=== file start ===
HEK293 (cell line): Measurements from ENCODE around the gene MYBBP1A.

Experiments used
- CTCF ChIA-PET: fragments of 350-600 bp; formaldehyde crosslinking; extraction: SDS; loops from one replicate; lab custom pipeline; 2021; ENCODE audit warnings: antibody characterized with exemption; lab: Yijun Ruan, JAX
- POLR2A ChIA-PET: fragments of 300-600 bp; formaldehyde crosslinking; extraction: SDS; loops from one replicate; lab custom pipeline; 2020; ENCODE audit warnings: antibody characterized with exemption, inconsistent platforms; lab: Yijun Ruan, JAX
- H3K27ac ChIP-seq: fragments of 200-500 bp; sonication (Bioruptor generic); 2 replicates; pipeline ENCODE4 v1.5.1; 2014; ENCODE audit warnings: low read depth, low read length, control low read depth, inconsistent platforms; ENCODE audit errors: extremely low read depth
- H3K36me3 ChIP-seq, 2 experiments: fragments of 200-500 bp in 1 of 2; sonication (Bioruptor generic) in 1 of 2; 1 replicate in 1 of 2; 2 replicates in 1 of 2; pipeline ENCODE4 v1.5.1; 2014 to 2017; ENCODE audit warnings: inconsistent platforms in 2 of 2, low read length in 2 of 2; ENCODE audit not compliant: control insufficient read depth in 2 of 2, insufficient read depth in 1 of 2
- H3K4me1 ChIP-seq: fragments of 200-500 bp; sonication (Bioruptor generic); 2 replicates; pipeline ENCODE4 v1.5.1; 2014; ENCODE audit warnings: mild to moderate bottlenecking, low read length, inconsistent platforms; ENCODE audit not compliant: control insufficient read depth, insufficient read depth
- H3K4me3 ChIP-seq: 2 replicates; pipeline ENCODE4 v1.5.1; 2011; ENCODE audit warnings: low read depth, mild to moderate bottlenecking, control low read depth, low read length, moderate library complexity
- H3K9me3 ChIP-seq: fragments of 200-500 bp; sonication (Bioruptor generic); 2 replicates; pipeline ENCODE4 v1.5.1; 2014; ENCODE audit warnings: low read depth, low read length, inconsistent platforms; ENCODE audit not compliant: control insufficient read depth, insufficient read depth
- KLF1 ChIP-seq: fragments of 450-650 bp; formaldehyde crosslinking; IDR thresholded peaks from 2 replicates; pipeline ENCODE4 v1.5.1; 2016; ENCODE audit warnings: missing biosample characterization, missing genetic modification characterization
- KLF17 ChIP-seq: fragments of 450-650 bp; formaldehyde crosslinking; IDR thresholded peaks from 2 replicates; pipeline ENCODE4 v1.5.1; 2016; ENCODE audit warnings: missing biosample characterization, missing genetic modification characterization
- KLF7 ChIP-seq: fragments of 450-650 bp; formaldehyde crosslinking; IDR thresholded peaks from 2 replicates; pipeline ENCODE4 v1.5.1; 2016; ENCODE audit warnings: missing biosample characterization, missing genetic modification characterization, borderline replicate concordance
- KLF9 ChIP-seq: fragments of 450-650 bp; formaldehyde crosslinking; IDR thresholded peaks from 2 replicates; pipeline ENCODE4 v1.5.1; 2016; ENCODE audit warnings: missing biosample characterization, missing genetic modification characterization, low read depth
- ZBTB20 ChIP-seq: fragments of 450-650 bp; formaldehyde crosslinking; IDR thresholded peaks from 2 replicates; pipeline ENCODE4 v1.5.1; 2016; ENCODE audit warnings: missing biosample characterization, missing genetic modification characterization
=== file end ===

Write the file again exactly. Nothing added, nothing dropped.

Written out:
HEK293 (cell line): Measurements from ENCODE around the gene MYBBP1A.

Experiments used
- CTCF ChIA-PET: fragments of 350-600 bp; formaldehyde crosslinking; extraction: SDS; loops from one replicate; lab custom pipeline; 2021; ENCODE audit warnings: antibody characterized with exemption; lab: Yijun Ruan, JAX
- POLR2A ChIA-PET: fragments of 300-600 bp; formaldehyde crosslinking; extraction: SDS; loops from one replicate; lab custom pipeline; 2020; ENCODE audit warnings: antibody characterized with exemption, inconsistent platforms; lab: Yijun Ruan, JAX
- H3K27ac ChIP-seq: fragments of 200-500 bp; sonication (Bioruptor generic); 2 replicates; pipeline ENCODE4 v1.5.1; 2014; ENCODE audit warnings: low read depth, low read length, control low read depth, inconsistent platforms; ENCODE audit errors: extremely low read depth
- H3K36me3 ChIP-seq, 2 experiments: fragments of 200-500 bp in 1 of 2; sonication (Bioruptor generic) in 1 of 2; 1 replicate in 1 of 2; 2 replicates in 1 of 2; pipeline ENCODE4 v1.5.1; 2014 to 2017; ENCODE audit warnings: inconsistent platforms in 2 of 2, low read length in 2 of 2; ENCODE audit not compliant: control insufficient read depth in 2 of 2, insufficient read depth in 1 of 2
- H3K4me1 ChIP-seq: fragments of 200-500 bp; sonication (Bioruptor generic); 2 replicates; pipeline ENCODE4 v1.5.1; 2014; ENCODE audit warnings: mild to moderate bottlenecking, low read length, inconsistent platforms; ENCODE audit not compliant: control insufficient read depth, insufficient read depth
- H3K4me3 ChIP-seq: 2 replicates; pipeline ENCODE4 v1.5.1; 2011; ENCODE audit warnings: low read depth, mild to moderate bottlenecking, control low read depth, low read length, moderate library complexity
- H3K9me3 ChIP-seq: fragments of 200-500 bp; sonication (Bioruptor generic); 2 replicates; pipeline ENCODE4 v1.5.1; 2014; ENCODE audit warnings: low read depth, low read length, inconsistent platforms; ENCODE audit not compliant: control insufficient read depth, insufficient read depth
- KLF1 ChIP-seq: fragments of 450-650 bp; formaldehyde crosslinking; IDR thresholded peaks from 2 replicates; pipeline ENCODE4 v1.5.1; 2016; ENCODE audit warnings: missing biosample characterization, missing genetic modification characterization
- KLF17 ChIP-seq: fragments of 450-650 bp; formaldehyde crosslinking; IDR thresholded peaks from 2 replicates; pipeline ENCODE4 v1.5.1; 2016; ENCODE audit warnings: missing biosample characterization, missing genetic modification characterization
- KLF7 ChIP-seq: fragments of 450-650 bp; formaldehyde crosslinking; IDR thresholded peaks from 2 replicates; pipeline ENCODE4 v1.5.1; 2016; ENCODE audit warnings: missing biosample characterization, missing genetic modification characterization, borderline replicate concordance
- KLF9 ChIP-seq: fragments of 450-650 bp; formaldehyde crosslinking; IDR thresholded peaks from 2 replicates; pipeline ENCODE4 v1.5.1; 2016; ENCODE audit warnings: missing biosample characterization, missing genetic modification characterization, low read depth
- ZBTB20 ChIP-seq: fragments of 450-650 bp; formaldehyde crosslinking; IDR thresholded peaks from 2 replicates; pipeline ENCODE4 v1.5.1; 2016; ENCODE audit warnings: missing biosample characterization, missing genetic modification characterization